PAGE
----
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 Post subject:
PostPosted: Wed Jul 08, 2009 1:14 pm 
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Matija, yes, I am in a process of realizing that ... :-/ Colors are a bit over-saturated (I think this is the right terminology), a bit too vivid. Looking for a solution, if there is any.


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 Post subject:
PostPosted: Thu Jul 09, 2009 1:17 am 
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If you have an ATI card, you can lower the saturation in CCC... But that screws up everything a bit.

Windows 7 can supposedly do gamut transformations with certain monitors if you have a newer ATI card. It might work, or it might not ;)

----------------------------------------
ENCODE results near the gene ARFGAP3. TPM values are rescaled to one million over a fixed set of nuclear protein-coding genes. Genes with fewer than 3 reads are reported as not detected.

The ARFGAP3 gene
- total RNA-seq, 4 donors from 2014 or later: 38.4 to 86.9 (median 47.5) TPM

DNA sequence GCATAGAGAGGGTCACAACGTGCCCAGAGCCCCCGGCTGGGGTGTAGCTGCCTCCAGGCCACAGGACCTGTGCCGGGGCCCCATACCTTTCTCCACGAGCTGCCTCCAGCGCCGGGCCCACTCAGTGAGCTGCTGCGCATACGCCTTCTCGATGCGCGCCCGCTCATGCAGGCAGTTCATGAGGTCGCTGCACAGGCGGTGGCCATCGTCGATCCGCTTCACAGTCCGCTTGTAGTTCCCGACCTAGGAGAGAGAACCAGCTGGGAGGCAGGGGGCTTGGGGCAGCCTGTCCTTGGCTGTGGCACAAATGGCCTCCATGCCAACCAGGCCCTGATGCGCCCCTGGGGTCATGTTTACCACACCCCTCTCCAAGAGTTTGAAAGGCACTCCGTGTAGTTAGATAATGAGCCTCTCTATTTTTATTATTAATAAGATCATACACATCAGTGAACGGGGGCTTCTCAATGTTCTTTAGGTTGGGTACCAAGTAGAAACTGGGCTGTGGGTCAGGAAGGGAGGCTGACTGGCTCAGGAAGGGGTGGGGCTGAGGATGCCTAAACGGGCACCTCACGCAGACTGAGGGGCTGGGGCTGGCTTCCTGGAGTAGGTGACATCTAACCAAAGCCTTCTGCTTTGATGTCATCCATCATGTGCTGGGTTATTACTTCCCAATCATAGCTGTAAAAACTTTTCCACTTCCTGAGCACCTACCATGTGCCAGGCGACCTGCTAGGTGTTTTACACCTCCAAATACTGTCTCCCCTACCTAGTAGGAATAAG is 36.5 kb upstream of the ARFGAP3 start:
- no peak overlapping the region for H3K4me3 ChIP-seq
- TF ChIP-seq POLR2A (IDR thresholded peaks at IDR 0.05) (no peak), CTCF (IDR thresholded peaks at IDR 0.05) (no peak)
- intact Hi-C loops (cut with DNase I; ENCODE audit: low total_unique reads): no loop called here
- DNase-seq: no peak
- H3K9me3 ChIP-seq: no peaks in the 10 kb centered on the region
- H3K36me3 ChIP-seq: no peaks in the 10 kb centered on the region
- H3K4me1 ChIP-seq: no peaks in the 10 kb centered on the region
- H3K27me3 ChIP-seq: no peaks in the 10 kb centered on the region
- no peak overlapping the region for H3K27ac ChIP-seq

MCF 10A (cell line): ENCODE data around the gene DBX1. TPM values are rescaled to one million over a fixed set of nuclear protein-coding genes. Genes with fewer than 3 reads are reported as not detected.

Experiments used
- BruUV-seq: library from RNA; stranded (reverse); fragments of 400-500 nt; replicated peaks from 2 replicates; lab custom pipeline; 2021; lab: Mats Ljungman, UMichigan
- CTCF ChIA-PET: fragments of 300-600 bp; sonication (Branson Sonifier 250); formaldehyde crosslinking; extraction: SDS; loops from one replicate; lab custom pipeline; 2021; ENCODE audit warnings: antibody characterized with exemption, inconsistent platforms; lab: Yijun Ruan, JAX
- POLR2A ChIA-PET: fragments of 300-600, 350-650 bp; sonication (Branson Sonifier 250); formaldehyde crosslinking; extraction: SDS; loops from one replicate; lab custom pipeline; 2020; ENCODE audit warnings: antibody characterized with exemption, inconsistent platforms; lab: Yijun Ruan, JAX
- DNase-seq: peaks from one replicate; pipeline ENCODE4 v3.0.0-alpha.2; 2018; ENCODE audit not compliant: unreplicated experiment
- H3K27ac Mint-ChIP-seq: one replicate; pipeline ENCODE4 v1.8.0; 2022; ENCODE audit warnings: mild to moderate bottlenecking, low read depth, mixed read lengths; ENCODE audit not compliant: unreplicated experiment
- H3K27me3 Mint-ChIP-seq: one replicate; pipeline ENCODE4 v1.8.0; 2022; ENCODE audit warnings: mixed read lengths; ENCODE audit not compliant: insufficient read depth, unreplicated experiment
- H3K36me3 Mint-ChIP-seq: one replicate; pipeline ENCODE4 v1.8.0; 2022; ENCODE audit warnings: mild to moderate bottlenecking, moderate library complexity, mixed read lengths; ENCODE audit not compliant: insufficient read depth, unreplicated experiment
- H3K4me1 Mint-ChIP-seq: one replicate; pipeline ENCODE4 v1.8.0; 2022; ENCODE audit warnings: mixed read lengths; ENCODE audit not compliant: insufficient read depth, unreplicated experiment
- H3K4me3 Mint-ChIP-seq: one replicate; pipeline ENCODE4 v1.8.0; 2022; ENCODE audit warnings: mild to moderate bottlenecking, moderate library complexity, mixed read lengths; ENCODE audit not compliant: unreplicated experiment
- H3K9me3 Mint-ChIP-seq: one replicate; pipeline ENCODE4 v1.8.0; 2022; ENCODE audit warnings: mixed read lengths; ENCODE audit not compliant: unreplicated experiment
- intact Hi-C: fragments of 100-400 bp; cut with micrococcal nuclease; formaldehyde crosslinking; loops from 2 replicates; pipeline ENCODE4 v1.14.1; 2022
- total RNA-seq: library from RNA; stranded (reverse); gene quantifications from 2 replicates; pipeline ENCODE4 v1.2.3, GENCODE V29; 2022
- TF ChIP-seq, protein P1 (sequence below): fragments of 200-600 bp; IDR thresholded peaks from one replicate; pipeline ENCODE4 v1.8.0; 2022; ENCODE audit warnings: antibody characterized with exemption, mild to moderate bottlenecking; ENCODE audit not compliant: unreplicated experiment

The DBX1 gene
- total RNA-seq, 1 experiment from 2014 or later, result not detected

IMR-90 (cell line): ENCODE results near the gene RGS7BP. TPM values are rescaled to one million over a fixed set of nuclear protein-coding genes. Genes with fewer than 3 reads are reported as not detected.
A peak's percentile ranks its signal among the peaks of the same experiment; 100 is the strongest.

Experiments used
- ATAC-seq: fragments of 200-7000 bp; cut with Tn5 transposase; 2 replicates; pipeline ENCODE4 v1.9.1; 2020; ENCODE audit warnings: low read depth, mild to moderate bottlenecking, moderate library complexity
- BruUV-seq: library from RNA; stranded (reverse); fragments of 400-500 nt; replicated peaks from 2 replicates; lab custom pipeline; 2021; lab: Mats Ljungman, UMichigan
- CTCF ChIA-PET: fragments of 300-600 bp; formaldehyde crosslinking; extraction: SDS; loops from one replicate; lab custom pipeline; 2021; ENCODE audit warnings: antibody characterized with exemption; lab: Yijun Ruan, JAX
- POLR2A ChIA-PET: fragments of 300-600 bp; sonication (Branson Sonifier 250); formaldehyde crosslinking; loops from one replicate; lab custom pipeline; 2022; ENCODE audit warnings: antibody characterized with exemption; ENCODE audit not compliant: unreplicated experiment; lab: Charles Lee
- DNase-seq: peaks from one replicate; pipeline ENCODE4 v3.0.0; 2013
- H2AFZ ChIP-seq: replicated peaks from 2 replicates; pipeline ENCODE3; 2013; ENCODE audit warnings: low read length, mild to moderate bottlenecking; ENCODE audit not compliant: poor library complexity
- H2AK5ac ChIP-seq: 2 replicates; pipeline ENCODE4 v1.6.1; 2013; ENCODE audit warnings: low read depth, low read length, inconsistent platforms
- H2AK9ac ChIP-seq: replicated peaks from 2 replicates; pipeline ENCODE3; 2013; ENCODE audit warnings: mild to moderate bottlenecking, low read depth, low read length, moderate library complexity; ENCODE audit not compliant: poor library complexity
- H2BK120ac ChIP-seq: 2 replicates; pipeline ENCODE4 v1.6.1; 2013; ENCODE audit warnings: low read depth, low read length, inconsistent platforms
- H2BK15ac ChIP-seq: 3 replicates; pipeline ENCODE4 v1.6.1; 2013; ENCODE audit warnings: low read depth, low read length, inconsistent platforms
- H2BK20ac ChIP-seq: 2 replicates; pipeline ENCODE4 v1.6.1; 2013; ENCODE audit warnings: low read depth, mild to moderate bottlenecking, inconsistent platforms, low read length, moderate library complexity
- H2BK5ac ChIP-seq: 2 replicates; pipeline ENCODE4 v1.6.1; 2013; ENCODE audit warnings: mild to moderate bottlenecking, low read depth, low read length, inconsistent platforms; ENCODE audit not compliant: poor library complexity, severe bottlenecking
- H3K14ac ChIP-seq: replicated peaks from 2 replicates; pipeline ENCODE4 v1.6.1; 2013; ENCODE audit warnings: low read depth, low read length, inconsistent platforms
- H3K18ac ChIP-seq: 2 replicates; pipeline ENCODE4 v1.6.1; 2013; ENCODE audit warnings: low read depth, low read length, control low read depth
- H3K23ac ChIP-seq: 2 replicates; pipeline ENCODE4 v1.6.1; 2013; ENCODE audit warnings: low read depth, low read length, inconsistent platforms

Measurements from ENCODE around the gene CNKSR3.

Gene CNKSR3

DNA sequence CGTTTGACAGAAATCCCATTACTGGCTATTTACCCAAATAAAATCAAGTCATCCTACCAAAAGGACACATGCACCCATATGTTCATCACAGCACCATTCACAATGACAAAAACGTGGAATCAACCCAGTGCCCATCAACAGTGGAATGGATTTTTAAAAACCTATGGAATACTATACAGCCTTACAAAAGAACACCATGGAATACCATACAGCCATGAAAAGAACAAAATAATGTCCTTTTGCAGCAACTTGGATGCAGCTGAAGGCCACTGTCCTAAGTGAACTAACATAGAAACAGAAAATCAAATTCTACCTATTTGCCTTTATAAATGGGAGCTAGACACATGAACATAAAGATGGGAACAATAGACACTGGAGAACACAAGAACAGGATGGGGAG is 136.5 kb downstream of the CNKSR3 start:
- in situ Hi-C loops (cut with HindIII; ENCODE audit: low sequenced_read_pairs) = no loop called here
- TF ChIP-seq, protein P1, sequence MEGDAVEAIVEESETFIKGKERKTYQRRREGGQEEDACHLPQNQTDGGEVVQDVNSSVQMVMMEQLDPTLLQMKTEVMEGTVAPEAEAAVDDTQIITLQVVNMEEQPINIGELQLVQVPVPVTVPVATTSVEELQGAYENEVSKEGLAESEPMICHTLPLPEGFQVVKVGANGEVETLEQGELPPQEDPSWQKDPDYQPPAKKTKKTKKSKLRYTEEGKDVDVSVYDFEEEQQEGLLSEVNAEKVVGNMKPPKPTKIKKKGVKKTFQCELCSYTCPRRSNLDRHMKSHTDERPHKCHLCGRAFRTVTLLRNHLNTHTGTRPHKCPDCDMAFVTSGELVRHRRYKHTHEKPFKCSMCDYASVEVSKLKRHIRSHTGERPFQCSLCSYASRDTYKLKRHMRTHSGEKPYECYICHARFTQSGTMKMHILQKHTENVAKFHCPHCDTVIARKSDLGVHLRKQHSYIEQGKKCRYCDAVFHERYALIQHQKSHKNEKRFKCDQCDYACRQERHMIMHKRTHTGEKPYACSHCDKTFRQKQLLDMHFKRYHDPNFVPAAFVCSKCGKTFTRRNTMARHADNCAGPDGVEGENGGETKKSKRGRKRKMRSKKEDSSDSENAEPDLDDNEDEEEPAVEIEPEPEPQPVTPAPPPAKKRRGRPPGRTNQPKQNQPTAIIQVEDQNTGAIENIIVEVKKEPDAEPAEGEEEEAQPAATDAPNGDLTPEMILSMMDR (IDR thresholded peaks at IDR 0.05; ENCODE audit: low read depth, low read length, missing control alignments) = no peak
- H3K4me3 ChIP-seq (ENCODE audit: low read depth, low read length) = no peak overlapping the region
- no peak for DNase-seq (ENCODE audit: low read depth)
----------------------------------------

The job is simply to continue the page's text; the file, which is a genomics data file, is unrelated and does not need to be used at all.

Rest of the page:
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 Post subject:
PostPosted: Fri Jul 24, 2009 11:08 am 
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ZaphodB wrote:
Matija, yes, I am in a process of realizing that ... :-/ Colors are a bit over-saturated (I think this is the right terminology), a bit too vivid. Looking for a solution, if there is any.


Perhaps the enhancement technologies were switched on by default, such as: SmartImage, WideColor, SmartContrast.

This is what the user manual says about SmartImage:
SmartImage is an exclusive leading-edge Philips technology that analyses the content displayed on your screen. Based on a scenario you select, SmartImage dynamically enhances the contrast, colour saturation and sharpness of images and videos for ultimate display performance - all in real time and at the press of a single button.

What is your experience now after some weeks of use?
I was happy to see you write earlier that the monitor was almost silent. Is it still that way? I'm sensitive about that too.

Like to hear from you. Cheers!


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 Post subject:
PostPosted: Fri Jul 24, 2009 12:32 pm